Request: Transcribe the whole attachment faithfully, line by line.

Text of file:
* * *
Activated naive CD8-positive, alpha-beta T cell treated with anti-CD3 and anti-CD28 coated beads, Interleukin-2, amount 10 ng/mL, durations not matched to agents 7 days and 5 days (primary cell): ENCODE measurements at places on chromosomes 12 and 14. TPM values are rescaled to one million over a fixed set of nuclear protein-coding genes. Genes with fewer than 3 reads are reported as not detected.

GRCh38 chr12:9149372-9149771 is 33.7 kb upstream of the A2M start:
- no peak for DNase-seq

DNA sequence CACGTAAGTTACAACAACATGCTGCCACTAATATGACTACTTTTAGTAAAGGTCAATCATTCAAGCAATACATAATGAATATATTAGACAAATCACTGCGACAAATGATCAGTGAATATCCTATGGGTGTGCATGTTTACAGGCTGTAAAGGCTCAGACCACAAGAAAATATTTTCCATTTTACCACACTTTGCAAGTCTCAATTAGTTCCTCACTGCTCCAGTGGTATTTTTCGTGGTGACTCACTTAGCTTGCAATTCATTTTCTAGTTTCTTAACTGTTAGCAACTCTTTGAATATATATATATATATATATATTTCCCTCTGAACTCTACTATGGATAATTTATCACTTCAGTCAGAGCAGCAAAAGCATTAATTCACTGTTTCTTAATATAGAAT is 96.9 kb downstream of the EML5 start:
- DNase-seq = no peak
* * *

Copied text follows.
Activated naive CD8-positive, alpha-beta T cell treated with anti-CD3 and anti-CD28 coated beads, Interleukin-2, amount 10 ng/mL, durations not matched to agents 7 days and 5 days (primary cell): ENCODE measurements at places on chromosomes 12 and 14. TPM values are rescaled to one million over a fixed set of nuclear protein-coding genes. Genes with fewer than 3 reads are reported as not detected.

GRCh38 chr12:9149372-9149771 is 33.7 kb upstream of the A2M start:
- no peak for DNase-seq

DNA sequence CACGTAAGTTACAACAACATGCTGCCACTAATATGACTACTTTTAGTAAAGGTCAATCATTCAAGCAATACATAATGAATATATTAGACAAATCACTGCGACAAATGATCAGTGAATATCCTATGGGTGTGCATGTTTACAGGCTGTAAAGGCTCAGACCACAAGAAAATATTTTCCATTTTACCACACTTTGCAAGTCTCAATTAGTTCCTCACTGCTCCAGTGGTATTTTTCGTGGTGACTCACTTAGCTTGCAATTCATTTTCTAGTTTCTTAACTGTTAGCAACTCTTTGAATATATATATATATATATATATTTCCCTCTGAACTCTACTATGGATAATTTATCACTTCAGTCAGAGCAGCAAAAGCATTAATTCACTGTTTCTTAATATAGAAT is 96.9 kb downstream of the EML5 start:
- DNase-seq = no peak